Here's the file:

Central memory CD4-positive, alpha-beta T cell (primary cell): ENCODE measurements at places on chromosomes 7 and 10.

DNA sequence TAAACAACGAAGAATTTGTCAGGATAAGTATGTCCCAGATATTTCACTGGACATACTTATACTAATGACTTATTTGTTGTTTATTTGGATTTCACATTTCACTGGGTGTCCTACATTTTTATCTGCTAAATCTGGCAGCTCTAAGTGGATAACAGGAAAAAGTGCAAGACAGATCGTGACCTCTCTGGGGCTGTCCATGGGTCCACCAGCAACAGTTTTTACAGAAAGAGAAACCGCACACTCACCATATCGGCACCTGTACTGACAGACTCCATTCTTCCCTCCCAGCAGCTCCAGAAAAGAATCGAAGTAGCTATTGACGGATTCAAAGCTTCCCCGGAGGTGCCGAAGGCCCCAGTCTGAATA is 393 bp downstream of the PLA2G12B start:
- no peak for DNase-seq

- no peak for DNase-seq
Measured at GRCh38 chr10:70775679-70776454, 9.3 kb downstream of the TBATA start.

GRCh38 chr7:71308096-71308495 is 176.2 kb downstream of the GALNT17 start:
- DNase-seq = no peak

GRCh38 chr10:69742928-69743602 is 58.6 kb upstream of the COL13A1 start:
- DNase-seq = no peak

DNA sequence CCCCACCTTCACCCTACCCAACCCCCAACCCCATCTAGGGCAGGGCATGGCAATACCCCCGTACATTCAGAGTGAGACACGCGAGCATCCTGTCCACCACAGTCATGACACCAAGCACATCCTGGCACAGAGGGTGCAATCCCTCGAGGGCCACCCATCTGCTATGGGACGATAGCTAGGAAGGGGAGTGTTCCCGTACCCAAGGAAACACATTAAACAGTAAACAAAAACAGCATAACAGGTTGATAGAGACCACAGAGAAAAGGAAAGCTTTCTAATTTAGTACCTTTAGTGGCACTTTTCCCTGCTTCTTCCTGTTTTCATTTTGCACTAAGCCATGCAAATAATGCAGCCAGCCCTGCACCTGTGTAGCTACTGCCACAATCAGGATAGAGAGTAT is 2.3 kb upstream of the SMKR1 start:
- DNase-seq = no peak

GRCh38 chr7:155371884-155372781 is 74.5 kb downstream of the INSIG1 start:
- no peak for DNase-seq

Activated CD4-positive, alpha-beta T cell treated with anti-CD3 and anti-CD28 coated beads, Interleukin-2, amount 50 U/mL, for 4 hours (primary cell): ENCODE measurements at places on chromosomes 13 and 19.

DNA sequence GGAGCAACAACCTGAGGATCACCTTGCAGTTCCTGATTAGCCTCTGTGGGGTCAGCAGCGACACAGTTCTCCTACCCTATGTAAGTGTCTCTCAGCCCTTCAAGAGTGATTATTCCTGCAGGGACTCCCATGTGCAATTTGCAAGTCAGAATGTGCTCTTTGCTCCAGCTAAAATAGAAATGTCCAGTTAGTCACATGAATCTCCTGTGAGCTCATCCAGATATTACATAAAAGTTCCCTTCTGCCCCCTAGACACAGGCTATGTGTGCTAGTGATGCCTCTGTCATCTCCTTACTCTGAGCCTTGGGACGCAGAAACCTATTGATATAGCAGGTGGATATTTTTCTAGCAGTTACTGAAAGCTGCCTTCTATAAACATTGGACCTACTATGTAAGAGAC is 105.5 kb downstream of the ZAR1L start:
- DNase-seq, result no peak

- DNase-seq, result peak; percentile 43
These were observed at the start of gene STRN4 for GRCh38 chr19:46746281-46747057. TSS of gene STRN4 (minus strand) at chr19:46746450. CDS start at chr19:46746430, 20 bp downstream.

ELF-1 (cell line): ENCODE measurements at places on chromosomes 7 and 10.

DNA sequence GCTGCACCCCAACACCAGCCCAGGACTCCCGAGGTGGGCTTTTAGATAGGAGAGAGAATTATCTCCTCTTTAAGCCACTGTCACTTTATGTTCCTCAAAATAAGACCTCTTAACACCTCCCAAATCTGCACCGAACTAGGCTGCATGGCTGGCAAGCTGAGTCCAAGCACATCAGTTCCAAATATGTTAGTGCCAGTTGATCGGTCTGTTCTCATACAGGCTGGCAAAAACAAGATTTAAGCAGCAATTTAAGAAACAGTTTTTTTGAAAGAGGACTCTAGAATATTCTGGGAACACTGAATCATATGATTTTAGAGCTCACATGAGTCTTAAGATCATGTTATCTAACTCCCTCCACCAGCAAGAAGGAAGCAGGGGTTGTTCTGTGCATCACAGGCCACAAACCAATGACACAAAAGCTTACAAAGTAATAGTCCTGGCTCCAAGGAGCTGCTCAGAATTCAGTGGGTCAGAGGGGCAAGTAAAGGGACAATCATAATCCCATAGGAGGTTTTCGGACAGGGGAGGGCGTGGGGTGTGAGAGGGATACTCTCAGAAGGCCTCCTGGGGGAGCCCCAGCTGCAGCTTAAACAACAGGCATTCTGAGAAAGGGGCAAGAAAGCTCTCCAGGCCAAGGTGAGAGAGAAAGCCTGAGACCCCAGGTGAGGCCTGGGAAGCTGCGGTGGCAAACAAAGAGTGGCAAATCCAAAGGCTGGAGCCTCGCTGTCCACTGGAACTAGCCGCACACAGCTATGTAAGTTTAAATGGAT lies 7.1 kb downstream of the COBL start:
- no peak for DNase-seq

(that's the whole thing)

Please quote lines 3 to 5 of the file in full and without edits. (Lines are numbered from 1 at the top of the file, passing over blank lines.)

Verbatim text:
- no peak for DNase-seq

- no peak for DNase-seq
Measured at GRCh38 chr10:70775679-70776454, 9.3 kb downstream of the TBATA start.